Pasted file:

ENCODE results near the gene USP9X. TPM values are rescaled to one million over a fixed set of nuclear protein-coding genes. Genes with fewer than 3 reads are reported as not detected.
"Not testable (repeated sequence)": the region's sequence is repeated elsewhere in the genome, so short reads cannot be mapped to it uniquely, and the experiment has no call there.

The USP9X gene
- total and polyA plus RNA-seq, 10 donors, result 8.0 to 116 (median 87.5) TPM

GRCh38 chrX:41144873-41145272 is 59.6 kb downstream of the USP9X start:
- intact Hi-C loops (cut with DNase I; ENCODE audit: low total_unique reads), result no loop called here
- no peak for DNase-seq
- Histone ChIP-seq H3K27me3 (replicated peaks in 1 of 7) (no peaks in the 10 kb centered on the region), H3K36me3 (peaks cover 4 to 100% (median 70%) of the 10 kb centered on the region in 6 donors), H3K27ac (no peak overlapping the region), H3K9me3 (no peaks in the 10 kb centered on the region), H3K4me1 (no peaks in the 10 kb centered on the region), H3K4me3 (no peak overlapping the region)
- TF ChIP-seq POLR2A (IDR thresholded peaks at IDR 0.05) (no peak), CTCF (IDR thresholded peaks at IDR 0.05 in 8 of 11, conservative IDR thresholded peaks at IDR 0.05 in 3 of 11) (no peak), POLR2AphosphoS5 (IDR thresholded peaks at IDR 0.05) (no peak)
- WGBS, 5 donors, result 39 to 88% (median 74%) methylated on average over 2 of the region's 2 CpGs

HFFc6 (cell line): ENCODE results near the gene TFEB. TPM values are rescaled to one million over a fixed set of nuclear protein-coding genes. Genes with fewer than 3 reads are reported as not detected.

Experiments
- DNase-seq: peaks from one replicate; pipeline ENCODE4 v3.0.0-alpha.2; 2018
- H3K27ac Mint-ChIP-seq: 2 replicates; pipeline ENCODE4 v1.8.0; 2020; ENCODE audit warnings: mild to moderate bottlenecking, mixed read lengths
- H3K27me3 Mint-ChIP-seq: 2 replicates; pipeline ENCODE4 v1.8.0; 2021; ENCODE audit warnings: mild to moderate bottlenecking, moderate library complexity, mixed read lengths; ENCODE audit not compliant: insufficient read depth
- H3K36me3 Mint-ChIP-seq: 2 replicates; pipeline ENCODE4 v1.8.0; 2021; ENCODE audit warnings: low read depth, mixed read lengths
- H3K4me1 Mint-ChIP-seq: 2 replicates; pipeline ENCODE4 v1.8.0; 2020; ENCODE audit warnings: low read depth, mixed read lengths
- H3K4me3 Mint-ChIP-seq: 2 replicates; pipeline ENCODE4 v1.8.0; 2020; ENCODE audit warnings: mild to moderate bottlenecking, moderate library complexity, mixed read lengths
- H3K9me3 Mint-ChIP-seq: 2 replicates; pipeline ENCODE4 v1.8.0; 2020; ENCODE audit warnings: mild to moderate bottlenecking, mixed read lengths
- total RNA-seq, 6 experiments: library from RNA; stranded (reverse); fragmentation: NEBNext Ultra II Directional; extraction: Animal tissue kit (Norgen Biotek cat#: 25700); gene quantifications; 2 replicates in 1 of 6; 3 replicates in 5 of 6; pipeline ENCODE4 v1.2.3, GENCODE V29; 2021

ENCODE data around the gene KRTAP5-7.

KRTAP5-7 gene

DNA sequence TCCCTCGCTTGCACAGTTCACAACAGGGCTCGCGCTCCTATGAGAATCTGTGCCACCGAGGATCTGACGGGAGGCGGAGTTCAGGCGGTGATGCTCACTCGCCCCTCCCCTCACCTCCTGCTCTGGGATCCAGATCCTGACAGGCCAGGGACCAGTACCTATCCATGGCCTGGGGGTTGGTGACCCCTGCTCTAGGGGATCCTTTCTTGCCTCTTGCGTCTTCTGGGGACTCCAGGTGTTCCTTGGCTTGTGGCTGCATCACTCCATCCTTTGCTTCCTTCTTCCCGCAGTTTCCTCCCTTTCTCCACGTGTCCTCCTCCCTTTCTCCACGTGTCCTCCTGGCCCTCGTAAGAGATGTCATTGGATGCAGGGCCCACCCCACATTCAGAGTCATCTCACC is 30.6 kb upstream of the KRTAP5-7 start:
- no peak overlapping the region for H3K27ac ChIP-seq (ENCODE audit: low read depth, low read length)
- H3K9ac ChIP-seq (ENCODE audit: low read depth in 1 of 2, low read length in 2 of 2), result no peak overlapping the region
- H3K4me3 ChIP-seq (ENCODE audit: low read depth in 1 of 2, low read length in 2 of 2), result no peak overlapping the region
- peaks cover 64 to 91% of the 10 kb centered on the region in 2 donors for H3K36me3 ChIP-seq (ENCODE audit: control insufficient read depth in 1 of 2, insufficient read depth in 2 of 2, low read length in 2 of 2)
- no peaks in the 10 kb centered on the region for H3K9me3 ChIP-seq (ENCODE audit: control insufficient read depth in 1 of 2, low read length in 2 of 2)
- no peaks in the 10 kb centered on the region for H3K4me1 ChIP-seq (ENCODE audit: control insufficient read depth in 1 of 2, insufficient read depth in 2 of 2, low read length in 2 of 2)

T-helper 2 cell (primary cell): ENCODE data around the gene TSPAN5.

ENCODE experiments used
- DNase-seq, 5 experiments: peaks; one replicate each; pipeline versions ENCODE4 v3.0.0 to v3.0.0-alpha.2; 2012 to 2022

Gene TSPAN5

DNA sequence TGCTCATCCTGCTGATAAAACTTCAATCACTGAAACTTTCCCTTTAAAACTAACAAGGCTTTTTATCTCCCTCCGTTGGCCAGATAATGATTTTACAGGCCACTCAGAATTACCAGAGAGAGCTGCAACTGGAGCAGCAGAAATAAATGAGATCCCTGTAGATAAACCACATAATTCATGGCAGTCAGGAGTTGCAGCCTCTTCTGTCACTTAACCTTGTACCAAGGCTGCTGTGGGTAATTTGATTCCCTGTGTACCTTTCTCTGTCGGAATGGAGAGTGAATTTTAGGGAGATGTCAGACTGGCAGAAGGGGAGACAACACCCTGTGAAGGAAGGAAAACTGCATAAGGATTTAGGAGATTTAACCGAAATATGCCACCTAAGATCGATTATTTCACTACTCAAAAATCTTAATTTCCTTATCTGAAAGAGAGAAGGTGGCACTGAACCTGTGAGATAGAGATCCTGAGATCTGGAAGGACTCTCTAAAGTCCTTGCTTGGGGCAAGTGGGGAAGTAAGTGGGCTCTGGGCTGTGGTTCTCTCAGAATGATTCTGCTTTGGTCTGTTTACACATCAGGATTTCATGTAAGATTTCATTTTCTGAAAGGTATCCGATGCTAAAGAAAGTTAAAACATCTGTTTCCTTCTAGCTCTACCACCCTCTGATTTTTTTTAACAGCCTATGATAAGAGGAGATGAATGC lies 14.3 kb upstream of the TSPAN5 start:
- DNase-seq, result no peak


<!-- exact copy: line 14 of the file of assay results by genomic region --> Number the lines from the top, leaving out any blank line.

- H3K27ac Mint-ChIP-seq: 2 replicates; pipeline ENCODE4 v1.8.0; 2020; ENCODE audit warnings: mild to moderate bottlenecking, mixed read lengths